However, I cannot say that I like one or the other form of diving better. These two allow for completely different approaches and give you different perspectives of the underwater–world. Freediving just makes you want more. You learn to relax and be efficient with your oxygen consumption. It literally makes you want more. With SCUBA you obviously have long bottom times but you always feel like an alien. You don’t belong underwater, you blow bubbles and animals tend to be weary of you.

What does diving mean to you?

I would say freedom.

How would you describe the feeling of diving with sharks?

I started diving with sharks in 2013, when I had my first encounter with bull sharks. I always say it’s addicting. It’s having the opportunity to witness perfection. There is no other animal that makes me think of perfection in the same way that sharks do, especially predatory sharks. When I look at them, I cannot think of anything that should be changed or improved.

What is the best way to change the negative image that sharks still have?

Education would be the most important aspect. I recently learned that after amphibians, sharks and rays are the second group of animal that are most at risk of becoming extinct. I think that’s a fact that everyone should know. In addition to education, we should try to get as many people as possible in the water with sharks so they realize that this idea or conception they have of sharks is wrong. I don’t mean to portray sharks as cuddly puppies. Sharks are predators, but they are incredibly smart and cautious animals. People need to know that they are not killing machines.

Apart from your gear, what are the three things you always ping on a dive trip?

My shark & reef fish ID book, my GoPro, and hair conditioner.

If you had the power to change something about the world, what would it be?

If I had to choose one thing I would say recover the human–nature connection that we have lost. I think most humans think of themselves as separate from nature. But, we’re part of nature.

What has to change in terms of ocean conservation? How could large-scale change be implemented?

I think single actions matter. There are 7 billion people on this planet; if every single person took one action a day it would add up and we could make a significant difference. At the same time, leadership is lacking. People should start asking for decision–makers and politicians to make the right choices, put in place– and practice –legislation that allow our oceans to continue to exist for future generations.

We live in a world that is shaped by demand, so if people reduce their meat consumption and avoid buying products wrapped in plastic the market will have no choice other than adjust to more REAL eco-friendly products. I believe investing time in educating and convincing people to make the right choices in what they buy; that could have a big domino effect on many industries.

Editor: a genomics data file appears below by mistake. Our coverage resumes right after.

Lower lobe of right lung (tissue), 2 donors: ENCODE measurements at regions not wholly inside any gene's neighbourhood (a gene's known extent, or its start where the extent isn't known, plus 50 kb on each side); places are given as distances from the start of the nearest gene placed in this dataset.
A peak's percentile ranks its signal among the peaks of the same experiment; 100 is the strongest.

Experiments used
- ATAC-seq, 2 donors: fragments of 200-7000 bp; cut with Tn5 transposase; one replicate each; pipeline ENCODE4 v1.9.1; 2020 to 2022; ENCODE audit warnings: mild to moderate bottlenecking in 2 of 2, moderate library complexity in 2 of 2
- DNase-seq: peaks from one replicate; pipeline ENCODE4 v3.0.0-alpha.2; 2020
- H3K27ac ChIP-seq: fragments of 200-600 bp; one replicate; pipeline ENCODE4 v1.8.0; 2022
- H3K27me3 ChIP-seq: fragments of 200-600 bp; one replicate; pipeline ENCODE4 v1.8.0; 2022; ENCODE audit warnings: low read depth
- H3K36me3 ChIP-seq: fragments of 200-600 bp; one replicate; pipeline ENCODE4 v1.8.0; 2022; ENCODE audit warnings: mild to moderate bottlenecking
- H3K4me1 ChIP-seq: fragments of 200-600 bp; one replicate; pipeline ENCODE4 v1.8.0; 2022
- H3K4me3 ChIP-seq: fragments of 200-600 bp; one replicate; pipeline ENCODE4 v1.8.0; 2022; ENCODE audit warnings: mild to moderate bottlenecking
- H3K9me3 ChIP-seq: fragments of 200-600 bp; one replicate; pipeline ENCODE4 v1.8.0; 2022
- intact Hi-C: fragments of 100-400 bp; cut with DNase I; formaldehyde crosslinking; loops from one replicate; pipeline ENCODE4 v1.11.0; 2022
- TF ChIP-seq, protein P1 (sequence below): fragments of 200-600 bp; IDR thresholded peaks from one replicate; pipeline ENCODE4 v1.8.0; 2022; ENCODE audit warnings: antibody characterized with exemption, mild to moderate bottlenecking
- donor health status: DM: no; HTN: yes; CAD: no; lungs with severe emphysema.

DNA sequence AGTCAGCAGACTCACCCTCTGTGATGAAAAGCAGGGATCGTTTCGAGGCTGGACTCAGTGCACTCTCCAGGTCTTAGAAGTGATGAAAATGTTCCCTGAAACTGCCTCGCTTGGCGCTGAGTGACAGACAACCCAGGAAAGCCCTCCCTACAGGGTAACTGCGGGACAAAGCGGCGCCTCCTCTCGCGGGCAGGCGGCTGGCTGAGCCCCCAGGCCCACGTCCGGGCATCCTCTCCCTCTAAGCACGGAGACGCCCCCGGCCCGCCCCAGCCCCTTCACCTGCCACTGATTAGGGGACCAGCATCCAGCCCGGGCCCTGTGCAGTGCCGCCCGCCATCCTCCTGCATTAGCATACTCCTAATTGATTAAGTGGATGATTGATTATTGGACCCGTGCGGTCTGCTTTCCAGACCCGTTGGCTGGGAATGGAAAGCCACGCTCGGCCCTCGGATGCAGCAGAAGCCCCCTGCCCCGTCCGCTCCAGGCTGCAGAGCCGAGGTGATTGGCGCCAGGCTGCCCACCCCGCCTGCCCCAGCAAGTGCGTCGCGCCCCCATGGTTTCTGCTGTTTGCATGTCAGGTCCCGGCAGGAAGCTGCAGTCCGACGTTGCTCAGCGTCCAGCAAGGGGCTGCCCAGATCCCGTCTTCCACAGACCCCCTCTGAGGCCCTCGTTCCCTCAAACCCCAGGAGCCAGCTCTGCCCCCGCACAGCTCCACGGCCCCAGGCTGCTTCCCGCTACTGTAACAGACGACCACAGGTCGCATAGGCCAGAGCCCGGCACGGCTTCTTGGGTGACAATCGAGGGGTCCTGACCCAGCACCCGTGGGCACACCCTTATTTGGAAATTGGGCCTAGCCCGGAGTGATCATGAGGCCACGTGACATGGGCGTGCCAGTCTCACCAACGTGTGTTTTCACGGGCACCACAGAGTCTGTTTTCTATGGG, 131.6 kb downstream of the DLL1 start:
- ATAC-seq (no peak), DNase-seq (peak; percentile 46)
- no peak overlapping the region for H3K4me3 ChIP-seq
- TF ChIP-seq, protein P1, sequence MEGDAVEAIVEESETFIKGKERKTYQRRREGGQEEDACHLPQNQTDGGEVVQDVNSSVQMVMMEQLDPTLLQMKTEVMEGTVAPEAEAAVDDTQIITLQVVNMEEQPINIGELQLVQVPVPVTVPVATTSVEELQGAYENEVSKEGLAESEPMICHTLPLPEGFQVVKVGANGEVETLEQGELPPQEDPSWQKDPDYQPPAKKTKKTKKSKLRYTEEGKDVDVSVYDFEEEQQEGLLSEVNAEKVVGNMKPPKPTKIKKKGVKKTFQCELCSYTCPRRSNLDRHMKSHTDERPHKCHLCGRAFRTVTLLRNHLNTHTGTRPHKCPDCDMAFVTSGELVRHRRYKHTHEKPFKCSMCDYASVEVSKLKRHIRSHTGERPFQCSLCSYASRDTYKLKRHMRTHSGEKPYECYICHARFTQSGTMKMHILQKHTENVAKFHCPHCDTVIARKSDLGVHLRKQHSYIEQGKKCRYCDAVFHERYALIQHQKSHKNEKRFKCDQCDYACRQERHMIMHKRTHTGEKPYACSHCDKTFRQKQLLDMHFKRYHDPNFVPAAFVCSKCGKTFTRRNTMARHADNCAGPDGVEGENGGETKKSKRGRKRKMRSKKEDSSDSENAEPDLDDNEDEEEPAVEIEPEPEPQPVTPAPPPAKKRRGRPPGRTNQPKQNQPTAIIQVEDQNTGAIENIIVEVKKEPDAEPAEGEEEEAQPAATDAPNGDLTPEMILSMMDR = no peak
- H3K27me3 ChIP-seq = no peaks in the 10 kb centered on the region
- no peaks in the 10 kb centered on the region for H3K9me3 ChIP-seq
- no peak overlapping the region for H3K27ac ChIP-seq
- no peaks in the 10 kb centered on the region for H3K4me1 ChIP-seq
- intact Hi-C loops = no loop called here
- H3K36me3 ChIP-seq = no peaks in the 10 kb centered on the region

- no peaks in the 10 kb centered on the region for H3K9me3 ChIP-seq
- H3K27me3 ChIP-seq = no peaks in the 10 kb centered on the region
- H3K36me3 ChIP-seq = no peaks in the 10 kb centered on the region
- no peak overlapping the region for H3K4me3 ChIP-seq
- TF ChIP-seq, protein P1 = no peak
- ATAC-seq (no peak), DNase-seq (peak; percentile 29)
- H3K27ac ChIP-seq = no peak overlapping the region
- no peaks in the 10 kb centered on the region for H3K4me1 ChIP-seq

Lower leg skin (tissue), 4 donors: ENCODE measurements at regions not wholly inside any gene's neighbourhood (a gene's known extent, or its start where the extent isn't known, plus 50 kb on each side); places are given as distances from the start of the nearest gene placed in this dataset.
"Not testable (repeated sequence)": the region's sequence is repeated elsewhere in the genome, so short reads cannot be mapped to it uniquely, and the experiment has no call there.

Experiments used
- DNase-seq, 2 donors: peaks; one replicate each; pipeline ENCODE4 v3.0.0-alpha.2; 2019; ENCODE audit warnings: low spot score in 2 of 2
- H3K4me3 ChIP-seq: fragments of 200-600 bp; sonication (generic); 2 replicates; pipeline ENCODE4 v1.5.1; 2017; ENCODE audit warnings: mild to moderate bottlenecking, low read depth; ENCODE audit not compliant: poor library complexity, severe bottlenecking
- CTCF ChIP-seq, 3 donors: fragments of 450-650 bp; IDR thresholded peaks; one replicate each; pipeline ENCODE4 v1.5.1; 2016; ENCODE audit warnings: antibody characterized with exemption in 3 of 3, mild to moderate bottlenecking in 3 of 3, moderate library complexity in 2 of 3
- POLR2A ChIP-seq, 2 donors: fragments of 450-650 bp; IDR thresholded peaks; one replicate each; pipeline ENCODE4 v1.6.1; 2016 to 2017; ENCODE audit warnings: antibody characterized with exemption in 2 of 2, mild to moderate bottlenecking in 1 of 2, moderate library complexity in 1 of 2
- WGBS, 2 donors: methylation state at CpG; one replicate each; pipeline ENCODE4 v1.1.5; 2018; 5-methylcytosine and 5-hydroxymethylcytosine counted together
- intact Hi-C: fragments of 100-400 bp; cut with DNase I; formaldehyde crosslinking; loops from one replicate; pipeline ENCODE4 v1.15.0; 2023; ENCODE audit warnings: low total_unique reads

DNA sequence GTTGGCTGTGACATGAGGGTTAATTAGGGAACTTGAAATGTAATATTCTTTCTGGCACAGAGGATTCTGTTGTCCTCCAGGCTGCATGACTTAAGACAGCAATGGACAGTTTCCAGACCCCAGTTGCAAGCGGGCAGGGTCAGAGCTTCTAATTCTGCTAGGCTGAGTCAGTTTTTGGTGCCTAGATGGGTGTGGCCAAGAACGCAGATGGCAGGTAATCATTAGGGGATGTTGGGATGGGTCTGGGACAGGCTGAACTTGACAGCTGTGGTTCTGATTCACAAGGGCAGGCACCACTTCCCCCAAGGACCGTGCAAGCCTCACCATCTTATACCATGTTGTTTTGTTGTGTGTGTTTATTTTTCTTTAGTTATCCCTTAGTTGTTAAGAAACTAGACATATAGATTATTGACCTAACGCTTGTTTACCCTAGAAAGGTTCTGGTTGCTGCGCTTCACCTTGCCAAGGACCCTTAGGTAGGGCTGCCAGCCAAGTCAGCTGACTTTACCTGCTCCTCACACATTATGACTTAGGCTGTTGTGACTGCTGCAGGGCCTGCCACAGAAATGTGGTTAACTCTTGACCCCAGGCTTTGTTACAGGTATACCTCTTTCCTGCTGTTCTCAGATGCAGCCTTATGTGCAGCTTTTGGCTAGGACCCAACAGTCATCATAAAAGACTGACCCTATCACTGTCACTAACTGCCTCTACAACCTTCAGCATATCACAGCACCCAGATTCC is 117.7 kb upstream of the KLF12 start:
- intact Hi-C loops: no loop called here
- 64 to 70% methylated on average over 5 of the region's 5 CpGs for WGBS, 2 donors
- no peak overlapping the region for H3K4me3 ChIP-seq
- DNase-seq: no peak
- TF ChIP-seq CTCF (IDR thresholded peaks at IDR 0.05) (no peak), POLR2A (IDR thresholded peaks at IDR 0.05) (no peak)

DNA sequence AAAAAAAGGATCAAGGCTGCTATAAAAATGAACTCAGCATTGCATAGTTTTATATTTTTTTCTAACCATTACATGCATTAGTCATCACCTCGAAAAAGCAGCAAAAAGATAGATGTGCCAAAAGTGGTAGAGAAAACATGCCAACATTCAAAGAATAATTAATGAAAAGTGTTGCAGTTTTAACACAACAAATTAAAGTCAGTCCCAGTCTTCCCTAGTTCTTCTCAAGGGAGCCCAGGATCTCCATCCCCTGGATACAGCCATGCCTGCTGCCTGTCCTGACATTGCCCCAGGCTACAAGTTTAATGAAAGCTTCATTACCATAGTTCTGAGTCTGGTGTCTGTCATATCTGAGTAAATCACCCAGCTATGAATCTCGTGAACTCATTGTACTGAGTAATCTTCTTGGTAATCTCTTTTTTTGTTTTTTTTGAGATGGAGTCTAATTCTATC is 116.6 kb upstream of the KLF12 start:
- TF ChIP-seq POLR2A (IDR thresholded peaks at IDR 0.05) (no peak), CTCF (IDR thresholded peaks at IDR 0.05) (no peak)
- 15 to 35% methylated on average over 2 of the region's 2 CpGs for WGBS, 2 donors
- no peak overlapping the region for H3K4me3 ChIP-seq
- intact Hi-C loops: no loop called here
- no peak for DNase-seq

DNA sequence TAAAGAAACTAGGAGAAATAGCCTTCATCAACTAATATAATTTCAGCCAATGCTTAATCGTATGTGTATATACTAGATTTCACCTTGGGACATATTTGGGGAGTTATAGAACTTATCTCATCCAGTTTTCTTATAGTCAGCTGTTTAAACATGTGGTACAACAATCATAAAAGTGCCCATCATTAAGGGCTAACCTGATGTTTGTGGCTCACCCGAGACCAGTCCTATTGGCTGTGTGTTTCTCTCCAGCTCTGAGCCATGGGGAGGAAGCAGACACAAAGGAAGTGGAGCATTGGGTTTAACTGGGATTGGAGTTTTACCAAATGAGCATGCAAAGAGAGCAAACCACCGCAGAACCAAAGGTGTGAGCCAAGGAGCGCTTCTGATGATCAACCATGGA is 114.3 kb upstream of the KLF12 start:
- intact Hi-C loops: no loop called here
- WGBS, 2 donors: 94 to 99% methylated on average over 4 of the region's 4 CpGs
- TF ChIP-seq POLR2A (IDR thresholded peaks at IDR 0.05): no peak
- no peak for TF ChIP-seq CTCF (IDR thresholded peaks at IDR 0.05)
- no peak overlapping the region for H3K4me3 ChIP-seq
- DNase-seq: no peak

How could conservationists reach those who have no connection to the ocean or simply do not care?

As hard as it seems, we need to find middle ground. It seems as though there is a large gap between conservationists and those people who are just absolutely careless when it comes to ocean conservation. Rather than telling people that they are wrong, we should find a way to say that we know they feel differently but should nevertheless try to find common ground and make room for discourse. We cannot expect people to make 180° changes, but we can encourage them to take small steps.

When I feel hopeless regarding conservation I try to fight that line of thought. It helps to have a job that gets me out on the reef and reminds me of the fact that everything is still there. It’s puised and battered, but it’s there.

What do you personally do to keep your eco-footprint small?

I ride my bike to work every day and only use my car for trips that are absolutely essential. I only eat fish that I have spear–fished myself, or that I know has been caught sustainably. I try to avoid buying anything in plastic and I ping re-usable Tupperware containers for food. Unfortunately, I eat meat, but I try to reduce my consumption.

Has your view of ocean conservation changed over time? If yes, how?

I think the main thing that has changed from 19-year old Andrea going into university for marine bio thinking she will save the world and all sharks, is that I realized conservation is not one big gesture but rather a sequence of small steps. Rather than trying to get to the top and reaching large goals, it’s important to focus on small achievable tasks that will ultimately get us closer to the big conservation goals.

Some people think the ocean is vast and limitless and people have no effect on it whatsoever. What would you tell them?

I would show them before/after photographs. That’s effective. That’s what the Watermen Project does: Show people rather than tell them.

If you had the power to completely protect/save one species, which one would it be? Why?

Can I pick two? Tiger sharks are my absolute favourite animals so I would obviously choose them over any species. They are so incredibly beautiful and smart; they are very different from many other species of sharks. Sharks tend to have quite a specific diet, basically, they can be very picky eaters. However, tiger sharks are generalists, which means they will eat anything they think might be a food source, making them incredibly curious. They have certainly earned their nickname– ‘rubbish bins of the ocean’. I think they are very fascinating and I relate to them in the sense that they are very inquisitive.

But on a more objective point, I would probably go for a small low-trophic species like sardines because in the end they sustain all of those beautiful animals like sea-lions, penguins and sharks. Without them, all of the larger animals lose their food source. By saving the food, I would help preserve the pretty, sexy animals we all love.

What is your favourite quote?

My favourite one is commonly attributed to Mark Twain. I also used this quote for my undergraduate thesis:

‘Twenty years from now you will be more disappointed by the things you didn’t do than by the ones you did do. So throw off the bowline! Sail away from safe harbour. Catch the trade winds in your sails. Explore. Dream. Discover!’

What is your personal message to humanity? Is there something you wish everybody knew about the ocean?

Again, this is very ‘Silvia Earle’, but she is so right!!

Without life in the ocean, there will be no life on the planet.

Thank you for your time & much success with your endeavours!